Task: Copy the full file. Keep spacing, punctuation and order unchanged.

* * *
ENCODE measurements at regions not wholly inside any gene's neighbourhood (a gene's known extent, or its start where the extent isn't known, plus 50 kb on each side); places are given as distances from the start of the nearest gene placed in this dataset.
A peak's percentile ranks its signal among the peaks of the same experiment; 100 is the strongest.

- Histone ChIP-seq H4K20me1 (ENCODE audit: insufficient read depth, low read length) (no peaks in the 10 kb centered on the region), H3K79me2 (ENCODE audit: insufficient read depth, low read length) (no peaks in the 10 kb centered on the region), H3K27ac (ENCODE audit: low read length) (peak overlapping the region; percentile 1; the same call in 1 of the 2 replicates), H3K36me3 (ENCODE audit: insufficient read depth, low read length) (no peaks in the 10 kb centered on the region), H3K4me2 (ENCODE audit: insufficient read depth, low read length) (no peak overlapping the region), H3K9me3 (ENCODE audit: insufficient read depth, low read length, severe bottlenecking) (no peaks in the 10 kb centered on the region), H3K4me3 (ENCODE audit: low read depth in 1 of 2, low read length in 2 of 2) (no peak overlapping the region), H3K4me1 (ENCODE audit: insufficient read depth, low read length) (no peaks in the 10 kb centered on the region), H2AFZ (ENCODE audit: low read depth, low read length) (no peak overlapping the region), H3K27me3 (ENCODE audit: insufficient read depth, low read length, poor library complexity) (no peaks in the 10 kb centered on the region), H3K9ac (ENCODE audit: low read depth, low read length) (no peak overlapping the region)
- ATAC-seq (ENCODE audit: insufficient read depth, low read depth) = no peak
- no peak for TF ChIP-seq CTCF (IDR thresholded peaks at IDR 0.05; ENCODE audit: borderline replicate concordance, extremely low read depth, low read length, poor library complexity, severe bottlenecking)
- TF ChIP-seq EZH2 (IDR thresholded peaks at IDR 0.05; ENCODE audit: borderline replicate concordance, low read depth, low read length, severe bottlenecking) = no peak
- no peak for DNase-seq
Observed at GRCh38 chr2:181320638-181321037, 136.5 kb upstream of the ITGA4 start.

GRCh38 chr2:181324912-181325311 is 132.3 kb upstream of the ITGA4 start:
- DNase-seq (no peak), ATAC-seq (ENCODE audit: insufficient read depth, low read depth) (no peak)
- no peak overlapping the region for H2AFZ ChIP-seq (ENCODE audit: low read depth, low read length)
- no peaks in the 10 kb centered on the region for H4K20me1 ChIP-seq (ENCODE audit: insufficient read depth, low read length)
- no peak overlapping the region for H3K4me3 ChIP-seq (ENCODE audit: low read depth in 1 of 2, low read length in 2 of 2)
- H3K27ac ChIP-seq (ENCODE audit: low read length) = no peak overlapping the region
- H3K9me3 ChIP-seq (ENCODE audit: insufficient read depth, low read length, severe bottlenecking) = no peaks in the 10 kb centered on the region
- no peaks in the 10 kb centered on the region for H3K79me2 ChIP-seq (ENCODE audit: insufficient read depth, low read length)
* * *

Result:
ENCODE measurements at regions not wholly inside any gene's neighbourhood (a gene's known extent, or its start where the extent isn't known, plus 50 kb on each side); places are given as distances from the start of the nearest gene placed in this dataset.
A peak's percentile ranks its signal among the peaks of the same experiment; 100 is the strongest.

- Histone ChIP-seq H4K20me1 (ENCODE audit: insufficient read depth, low read length) (no peaks in the 10 kb centered on the region), H3K79me2 (ENCODE audit: insufficient read depth, low read length) (no peaks in the 10 kb centered on the region), H3K27ac (ENCODE audit: low read length) (peak overlapping the region; percentile 1; the same call in 1 of the 2 replicates), H3K36me3 (ENCODE audit: insufficient read depth, low read length) (no peaks in the 10 kb centered on the region), H3K4me2 (ENCODE audit: insufficient read depth, low read length) (no peak overlapping the region), H3K9me3 (ENCODE audit: insufficient read depth, low read length, severe bottlenecking) (no peaks in the 10 kb centered on the region), H3K4me3 (ENCODE audit: low read depth in 1 of 2, low read length in 2 of 2) (no peak overlapping the region), H3K4me1 (ENCODE audit: insufficient read depth, low read length) (no peaks in the 10 kb centered on the region), H2AFZ (ENCODE audit: low read depth, low read length) (no peak overlapping the region), H3K27me3 (ENCODE audit: insufficient read depth, low read length, poor library complexity) (no peaks in the 10 kb centered on the region), H3K9ac (ENCODE audit: low read depth, low read length) (no peak overlapping the region)
- ATAC-seq (ENCODE audit: insufficient read depth, low read depth) = no peak
- no peak for TF ChIP-seq CTCF (IDR thresholded peaks at IDR 0.05; ENCODE audit: borderline replicate concordance, extremely low read depth, low read length, poor library complexity, severe bottlenecking)
- TF ChIP-seq EZH2 (IDR thresholded peaks at IDR 0.05; ENCODE audit: borderline replicate concordance, low read depth, low read length, severe bottlenecking) = no peak
- no peak for DNase-seq
Observed at GRCh38 chr2:181320638-181321037, 136.5 kb upstream of the ITGA4 start.

GRCh38 chr2:181324912-181325311 is 132.3 kb upstream of the ITGA4 start:
- DNase-seq (no peak), ATAC-seq (ENCODE audit: insufficient read depth, low read depth) (no peak)
- no peak overlapping the region for H2AFZ ChIP-seq (ENCODE audit: low read depth, low read length)
- no peaks in the 10 kb centered on the region for H4K20me1 ChIP-seq (ENCODE audit: insufficient read depth, low read length)
- no peak overlapping the region for H3K4me3 ChIP-seq (ENCODE audit: low read depth in 1 of 2, low read length in 2 of 2)
- H3K27ac ChIP-seq (ENCODE audit: low read length) = no peak overlapping the region
- H3K9me3 ChIP-seq (ENCODE audit: insufficient read depth, low read length, severe bottlenecking) = no peaks in the 10 kb centered on the region
- no peaks in the 10 kb centered on the region for H3K79me2 ChIP-seq (ENCODE audit: insufficient read depth, low read length)